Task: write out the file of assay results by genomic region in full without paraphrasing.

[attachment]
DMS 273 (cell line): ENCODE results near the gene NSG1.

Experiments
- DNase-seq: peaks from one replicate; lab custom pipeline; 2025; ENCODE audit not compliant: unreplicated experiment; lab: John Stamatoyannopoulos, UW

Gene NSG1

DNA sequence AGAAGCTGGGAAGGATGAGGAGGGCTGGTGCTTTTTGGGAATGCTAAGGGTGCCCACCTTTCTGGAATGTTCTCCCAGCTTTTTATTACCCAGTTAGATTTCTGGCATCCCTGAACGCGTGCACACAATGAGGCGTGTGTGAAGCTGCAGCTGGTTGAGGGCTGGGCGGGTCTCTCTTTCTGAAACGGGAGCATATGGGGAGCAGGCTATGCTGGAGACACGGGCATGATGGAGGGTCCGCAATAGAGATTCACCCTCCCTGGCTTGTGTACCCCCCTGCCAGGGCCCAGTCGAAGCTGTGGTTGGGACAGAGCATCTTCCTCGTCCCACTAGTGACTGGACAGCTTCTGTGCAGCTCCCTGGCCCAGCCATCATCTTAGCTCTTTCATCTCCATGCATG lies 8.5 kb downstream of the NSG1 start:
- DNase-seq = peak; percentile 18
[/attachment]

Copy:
DMS 273 (cell line): ENCODE results near the gene NSG1.

Experiments
- DNase-seq: peaks from one replicate; lab custom pipeline; 2025; ENCODE audit not compliant: unreplicated experiment; lab: John Stamatoyannopoulos, UW

Gene NSG1

DNA sequence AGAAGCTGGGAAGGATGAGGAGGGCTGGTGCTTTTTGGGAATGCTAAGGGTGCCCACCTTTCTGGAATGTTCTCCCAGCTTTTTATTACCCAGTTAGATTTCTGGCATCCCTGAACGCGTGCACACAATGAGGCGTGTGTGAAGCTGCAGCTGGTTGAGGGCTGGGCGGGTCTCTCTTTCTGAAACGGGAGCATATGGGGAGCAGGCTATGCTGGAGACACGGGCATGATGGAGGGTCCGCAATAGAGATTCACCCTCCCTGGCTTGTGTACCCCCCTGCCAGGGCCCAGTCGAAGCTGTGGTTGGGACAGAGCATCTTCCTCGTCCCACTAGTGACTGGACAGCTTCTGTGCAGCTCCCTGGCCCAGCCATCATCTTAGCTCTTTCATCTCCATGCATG lies 8.5 kb downstream of the NSG1 start:
- DNase-seq = peak; percentile 18